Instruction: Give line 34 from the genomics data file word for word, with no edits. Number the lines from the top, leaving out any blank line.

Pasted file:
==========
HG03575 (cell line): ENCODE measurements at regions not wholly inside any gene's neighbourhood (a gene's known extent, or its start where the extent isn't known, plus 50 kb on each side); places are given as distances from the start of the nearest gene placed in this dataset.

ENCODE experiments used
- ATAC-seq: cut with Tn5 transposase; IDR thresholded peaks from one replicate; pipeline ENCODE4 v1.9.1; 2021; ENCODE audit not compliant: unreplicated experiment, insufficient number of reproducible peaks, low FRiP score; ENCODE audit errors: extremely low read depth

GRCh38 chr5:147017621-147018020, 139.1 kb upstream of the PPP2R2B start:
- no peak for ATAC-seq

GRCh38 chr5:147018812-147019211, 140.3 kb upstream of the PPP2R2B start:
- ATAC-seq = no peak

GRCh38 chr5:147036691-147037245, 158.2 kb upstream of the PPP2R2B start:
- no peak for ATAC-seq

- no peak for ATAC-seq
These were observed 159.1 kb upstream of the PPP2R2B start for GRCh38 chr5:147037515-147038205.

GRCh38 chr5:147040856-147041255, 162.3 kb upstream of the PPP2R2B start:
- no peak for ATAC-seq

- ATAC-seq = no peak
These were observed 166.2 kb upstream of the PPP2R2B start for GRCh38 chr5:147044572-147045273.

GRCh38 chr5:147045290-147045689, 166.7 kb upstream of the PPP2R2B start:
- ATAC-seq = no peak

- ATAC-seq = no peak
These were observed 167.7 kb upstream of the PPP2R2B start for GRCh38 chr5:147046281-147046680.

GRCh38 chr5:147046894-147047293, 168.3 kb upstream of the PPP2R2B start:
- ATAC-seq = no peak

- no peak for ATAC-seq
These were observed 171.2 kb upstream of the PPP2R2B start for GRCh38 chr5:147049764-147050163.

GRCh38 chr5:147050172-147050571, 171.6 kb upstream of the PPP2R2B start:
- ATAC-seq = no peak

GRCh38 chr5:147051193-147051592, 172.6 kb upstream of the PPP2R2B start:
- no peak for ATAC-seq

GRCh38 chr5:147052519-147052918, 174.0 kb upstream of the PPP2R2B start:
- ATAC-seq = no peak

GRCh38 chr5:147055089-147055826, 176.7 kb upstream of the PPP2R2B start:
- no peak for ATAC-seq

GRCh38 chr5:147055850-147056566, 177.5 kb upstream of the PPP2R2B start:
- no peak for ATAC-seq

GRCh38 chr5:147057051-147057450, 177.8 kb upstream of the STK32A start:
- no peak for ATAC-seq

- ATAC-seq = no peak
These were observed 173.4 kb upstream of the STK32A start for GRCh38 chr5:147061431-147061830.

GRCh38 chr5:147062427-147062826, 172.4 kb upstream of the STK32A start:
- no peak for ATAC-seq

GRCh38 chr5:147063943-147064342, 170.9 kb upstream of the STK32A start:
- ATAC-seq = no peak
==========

GRCh38 chr5:147057051-147057450, 177.8 kb upstream of the STK32A start: